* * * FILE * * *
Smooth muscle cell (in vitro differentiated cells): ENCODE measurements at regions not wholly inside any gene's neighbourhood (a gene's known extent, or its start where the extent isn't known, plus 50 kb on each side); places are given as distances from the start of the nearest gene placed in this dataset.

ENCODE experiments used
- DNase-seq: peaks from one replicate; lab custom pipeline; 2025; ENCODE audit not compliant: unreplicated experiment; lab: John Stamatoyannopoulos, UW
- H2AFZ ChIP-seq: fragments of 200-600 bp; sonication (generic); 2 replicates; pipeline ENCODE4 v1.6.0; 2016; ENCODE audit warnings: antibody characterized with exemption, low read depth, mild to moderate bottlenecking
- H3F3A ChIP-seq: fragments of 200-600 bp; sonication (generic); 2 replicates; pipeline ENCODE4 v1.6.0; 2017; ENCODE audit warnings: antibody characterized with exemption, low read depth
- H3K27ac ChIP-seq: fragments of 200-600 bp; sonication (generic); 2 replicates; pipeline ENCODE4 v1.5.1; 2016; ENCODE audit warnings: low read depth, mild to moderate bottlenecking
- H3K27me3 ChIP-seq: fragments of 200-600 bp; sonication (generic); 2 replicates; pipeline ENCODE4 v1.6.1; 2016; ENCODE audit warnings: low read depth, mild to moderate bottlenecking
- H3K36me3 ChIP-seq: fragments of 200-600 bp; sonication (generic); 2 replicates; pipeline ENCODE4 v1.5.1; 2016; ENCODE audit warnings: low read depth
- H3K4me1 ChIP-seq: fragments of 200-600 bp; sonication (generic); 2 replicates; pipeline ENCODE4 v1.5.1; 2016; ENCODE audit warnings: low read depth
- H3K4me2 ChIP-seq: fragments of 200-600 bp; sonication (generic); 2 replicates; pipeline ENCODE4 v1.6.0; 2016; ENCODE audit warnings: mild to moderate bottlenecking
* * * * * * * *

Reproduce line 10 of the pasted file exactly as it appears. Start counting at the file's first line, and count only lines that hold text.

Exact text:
- H3K4me2 ChIP-seq: fragments of 200-600 bp; sonication (generic); 2 replicates; pipeline ENCODE4 v1.6.0; 2016; ENCODE audit warnings: mild to moderate bottlenecking